Umair is wrong: Entrepreneurs are the problem, not VCs

People keep talking about the decrease in venture investing, and how the VC financing model is out of whack:

"Because venture funds invest not just in all the wrong places, ignoring clear supply and demand signals - but, worse, in all the wrong and same places. Where one pioneer invests, a slew of imitators follow, and so tremendous amounts of cash are poured into the same business design or market space - ad exchanges, social networks, and blogging/vlogging platforms to name just a few recent fads. That striking homogeneity reflects an almost total lack of strategic imagination by venture players."

- Umair Haque via Kortina.

Umair wrote about this twice--here and here.  Umair's a smart guy, but, like a lot of other people, he keeps blaming this on VCs.  Is it me, or aren't the entrepreneurs the ones who are supposed to be innovating and creating markets, not VCs?  VCs don't innovate.  They fund the innovation of entrepreneurs.  When I hear "lack of innovation", I'd guess there's a problem with the source, not the source of funding.

He piles on with the VC finger pointing:

"Why does President-elect Obama have to invest a likely trillion dollars to renew... auto, energy, healthcare, education, finance, and agricultural industries... Because today's crop of apathetic, risk-averse venture investors didn't."

"How many new industries or markets have venture funds created in the last decade?"

"...tomorrow's sources of advantage remain largely unexplored - because venture investors have been systematically underinvesting in discovering them"

When I hear people complaining about VC's and the venture capital model, my first thought is, "Are there amazing, innovative companies not getting funded because there's something wrong with the VC model?  Is there a viable entrepreneur with a groundbreaking idea who can't get cash for it?  Who??"

Honestly, most people's ideas just aren't that good... and then even if you have a good idea, the chances the you have the means to turn it into a real business is pretty slim.  Frankly, I'm amazed that any profitible new and innovative companies *ever* get build--its not easy.  The idea, though, that such businesses exist, but outside of the scope of what "lemming" VCs tend to invest in is pretty ridiculous.

He keeps bringing up the auto industry, but aren't there a bunch of VCs in Tesla?  Is there reason why that's the only auto startup I know of a function of unwilling VCs or is it a lack of capable entrepreneurs willing, able or interested in starting a car company from scratch?

Umair has never sat on the other side of venture capital deal flow.  Trust me, it isn't pretty.  It's not the VCs that are myopic--it's us entrepreneurs.  We're the problem.  We're the ones coming up with the "me, too!" businesses, and before you say, "Well, that's because that's what is getting funded", if you're an entrepreneur who creates businesses based on what you think a VC will fund versus things like value creation, potential for distruption, your own passion, then I'm not really sure how successful an entrepreneur you're likely to be.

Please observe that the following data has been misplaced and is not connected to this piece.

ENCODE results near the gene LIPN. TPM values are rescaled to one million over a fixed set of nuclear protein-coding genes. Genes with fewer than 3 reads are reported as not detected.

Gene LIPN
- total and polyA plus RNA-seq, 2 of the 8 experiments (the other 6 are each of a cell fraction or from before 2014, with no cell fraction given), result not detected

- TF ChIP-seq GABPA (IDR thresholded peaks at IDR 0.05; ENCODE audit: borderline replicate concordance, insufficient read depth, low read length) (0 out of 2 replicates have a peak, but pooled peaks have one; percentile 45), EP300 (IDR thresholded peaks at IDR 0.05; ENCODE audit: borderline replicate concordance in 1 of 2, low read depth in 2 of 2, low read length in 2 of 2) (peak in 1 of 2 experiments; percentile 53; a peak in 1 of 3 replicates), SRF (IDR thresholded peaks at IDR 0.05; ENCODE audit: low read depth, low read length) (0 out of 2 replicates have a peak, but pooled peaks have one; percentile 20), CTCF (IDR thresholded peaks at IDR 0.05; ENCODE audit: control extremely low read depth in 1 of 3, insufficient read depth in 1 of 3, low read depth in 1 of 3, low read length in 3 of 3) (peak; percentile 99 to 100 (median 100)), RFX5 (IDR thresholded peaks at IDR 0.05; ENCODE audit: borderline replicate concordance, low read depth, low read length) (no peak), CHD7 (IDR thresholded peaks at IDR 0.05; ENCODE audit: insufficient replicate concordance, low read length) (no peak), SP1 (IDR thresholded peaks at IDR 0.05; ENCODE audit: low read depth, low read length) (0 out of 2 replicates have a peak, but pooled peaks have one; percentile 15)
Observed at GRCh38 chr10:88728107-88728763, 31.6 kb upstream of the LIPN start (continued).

Just look at entrepreneurship education in this country.  We spend more time teaching entrepreneurs how to write business plans than we teach them about passion (or teach them how to fuel it) or about the underlying technologies they're supposed to innovate with in the first place.

When I look at stats that say that VC investment is down, I think first about how deal flow is probably down, too.  When the economy turns, the liklihood that someone with a good idea is going to take a risk and jump from their cushy job somewhere goes down, too--understandably so.  I see lots of people complaining about the lack of financing out there, but honestly, I haven't seen one single deal that cannot get financed because VC doors are shut, VCs are risk averse, VCs are stupid, etc.  There are some deals that got financed on previously screwy terms and entrepreneurs might not want to take a round that reflects current market conditions.  That's a different story.  But seriously, where are the amazing ideas that can't get money?

I've hardly seen any innovation in the education space.  This is not a VC problem.  Most of the education ideas I've seen are marketplaces for learning and the most innovation I've seen in learning recently is on YouTube and Slideshare.

The tendency to blame the people with the money in this country is rampant.  We blame the Wall St. collapse on "greedy CEOs" and "predetory lenders".  Seriously?  I don't recall any lenders physically threatening me to try and get me to take their balloon payment/ARM combo loan back in '05 when I bought my condo.  Silly me.  You know what I did?  I made myself a financial model to figure out what my payments would be and made sure I could afford my payments.

Even this Madoff mess.  The fact that people threw the bulk of their savings to one money manager, even though they couldn't explain how he was making money, is ridiculous. 

If anything is going to change in this country, it needs to start with personal responsibility.  Don't invest in things you don't understand.  Don't eat more calories than you can reasonably burn off.  Don't blame VCs for not backing you when your idea isn't particularly innovative or doesn't have potential. 

Umair's posts get quite a fair bit of traffic...  You'd think that he'd be seeing the occasional groundbreakingly innovative entrepreneur with a great idea and he'd post a few times and say, "Like this company... here's my example... great idea, but VC's are too stupid or risk averse to invest in it."

I think it's very telling that the people who complain that VCs don't invest in the right stuff can't put to exactly what ideas they should be investing in.